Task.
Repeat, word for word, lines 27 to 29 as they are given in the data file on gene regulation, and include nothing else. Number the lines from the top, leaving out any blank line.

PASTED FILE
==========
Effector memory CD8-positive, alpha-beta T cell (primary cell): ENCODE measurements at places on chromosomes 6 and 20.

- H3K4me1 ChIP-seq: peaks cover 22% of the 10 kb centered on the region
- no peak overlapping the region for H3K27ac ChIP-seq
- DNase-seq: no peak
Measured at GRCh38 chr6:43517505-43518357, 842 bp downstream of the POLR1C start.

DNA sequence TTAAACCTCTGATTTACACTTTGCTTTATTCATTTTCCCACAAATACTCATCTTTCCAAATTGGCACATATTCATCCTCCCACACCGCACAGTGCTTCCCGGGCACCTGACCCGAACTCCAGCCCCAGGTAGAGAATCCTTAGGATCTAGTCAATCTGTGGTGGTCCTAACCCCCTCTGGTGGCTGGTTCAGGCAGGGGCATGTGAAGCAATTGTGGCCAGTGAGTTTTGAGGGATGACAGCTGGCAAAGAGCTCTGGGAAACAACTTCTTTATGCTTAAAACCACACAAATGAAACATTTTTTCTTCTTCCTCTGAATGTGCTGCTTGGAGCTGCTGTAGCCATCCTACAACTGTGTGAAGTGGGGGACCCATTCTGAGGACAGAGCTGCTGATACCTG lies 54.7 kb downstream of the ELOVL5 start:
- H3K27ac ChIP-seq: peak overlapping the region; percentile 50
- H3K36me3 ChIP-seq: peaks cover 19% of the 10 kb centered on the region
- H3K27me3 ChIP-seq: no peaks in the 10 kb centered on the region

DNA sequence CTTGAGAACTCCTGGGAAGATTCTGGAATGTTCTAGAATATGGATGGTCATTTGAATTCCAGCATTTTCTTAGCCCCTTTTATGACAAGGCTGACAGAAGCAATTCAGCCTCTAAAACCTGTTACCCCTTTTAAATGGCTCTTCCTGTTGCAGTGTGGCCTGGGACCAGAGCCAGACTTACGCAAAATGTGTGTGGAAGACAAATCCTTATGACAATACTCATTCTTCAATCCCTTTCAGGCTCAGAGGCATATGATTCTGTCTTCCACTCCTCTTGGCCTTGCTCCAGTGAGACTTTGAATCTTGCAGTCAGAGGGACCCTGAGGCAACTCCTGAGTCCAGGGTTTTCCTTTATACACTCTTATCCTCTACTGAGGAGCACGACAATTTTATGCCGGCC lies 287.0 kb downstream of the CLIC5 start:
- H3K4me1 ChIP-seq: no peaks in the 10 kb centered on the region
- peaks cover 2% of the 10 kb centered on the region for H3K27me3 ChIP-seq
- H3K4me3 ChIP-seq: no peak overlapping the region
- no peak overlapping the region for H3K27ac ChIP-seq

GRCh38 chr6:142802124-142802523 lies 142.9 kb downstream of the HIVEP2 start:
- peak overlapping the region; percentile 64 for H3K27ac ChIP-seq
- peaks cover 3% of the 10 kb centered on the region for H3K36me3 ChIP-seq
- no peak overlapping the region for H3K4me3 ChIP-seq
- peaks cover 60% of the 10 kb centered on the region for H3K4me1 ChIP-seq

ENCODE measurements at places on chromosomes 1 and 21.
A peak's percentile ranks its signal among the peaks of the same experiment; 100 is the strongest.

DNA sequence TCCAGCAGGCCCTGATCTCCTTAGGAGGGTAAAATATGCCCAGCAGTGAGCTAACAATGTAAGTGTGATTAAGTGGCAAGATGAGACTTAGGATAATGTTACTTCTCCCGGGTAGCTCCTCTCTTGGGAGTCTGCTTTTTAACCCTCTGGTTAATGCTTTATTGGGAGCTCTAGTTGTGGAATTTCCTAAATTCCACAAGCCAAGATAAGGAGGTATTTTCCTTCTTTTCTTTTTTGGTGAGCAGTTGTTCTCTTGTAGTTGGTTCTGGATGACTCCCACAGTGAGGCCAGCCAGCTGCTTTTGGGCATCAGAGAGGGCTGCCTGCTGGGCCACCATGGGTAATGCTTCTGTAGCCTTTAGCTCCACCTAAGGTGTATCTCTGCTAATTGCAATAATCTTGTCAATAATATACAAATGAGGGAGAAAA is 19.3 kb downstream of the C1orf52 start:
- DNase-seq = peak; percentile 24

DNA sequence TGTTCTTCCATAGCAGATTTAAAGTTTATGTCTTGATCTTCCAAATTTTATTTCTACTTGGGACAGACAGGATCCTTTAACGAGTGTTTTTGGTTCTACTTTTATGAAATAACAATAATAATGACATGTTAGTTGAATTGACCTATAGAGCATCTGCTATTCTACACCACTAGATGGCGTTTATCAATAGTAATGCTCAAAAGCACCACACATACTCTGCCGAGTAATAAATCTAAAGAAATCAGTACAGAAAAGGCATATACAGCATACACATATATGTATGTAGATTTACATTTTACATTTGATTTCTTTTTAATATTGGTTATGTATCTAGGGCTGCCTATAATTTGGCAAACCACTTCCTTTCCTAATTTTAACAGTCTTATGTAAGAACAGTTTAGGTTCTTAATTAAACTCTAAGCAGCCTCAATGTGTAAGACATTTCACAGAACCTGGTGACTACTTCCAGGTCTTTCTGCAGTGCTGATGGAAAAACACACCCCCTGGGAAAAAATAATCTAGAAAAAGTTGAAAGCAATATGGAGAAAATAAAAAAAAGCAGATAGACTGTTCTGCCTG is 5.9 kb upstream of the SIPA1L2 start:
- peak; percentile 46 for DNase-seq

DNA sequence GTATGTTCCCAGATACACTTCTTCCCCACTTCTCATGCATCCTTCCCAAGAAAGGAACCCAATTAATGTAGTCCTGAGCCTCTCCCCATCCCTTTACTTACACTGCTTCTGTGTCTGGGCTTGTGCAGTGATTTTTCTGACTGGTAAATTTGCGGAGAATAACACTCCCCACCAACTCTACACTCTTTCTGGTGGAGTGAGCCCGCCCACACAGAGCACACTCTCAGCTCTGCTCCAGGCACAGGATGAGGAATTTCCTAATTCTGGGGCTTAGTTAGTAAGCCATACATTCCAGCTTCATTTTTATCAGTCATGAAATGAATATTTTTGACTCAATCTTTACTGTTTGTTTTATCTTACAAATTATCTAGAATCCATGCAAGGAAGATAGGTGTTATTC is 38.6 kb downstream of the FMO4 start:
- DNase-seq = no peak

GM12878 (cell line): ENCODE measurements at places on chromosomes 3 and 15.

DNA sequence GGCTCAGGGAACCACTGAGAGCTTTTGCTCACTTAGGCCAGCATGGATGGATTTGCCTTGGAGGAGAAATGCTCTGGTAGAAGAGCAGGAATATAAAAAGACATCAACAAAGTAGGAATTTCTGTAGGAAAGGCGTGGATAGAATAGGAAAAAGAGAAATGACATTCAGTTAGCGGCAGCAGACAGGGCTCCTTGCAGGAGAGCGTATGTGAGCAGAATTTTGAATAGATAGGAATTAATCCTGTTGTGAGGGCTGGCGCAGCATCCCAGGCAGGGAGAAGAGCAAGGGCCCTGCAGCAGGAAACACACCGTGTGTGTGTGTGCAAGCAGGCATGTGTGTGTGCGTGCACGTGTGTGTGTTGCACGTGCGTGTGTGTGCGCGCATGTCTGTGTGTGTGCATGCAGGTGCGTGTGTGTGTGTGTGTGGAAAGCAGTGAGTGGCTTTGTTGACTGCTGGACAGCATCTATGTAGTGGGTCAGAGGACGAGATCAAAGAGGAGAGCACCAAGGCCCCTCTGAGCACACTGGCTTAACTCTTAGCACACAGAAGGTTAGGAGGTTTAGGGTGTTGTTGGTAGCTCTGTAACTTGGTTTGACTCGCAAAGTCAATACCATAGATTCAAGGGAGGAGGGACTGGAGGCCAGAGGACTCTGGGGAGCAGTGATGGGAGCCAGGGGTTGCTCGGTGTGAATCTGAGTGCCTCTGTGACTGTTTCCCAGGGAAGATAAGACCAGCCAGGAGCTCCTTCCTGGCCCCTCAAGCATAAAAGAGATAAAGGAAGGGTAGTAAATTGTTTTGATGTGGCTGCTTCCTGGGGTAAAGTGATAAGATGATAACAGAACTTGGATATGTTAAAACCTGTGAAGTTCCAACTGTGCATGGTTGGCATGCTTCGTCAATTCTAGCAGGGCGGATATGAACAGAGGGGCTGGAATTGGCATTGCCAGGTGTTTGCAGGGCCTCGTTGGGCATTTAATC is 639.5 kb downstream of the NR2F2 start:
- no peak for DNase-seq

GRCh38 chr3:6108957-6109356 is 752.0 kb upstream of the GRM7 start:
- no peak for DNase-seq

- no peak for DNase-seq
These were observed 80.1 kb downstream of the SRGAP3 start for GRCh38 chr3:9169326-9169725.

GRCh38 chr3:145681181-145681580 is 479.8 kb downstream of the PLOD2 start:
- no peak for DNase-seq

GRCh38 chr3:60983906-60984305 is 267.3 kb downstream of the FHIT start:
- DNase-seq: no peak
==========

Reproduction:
- DNase-seq = no peak

GM12878 (cell line): ENCODE measurements at places on chromosomes 3 and 15.

DNA sequence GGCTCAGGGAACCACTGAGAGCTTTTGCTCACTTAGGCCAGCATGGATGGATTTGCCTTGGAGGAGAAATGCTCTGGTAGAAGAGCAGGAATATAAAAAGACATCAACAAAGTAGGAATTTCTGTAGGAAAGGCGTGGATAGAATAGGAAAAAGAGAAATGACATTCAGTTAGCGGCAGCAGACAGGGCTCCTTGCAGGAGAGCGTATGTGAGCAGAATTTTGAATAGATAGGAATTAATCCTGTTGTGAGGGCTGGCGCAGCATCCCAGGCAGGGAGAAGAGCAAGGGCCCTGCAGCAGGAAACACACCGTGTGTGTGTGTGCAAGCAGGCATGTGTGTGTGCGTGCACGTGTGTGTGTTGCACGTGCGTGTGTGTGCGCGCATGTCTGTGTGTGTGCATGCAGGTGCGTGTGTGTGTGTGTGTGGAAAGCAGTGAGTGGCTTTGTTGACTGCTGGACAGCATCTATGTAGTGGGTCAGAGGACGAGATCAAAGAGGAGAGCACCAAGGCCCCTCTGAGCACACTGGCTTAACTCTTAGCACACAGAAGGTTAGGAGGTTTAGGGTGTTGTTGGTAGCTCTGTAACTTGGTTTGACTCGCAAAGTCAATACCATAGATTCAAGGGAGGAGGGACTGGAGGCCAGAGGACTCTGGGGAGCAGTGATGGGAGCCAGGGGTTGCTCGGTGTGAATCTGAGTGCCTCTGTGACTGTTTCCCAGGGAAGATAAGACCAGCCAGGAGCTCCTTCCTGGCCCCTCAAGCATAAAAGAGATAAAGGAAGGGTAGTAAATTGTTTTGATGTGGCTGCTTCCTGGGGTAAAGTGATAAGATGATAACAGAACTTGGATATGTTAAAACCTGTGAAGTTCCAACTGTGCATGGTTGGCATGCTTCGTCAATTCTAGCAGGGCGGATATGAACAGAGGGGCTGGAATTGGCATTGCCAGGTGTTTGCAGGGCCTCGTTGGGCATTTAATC is 639.5 kb downstream of the NR2F2 start: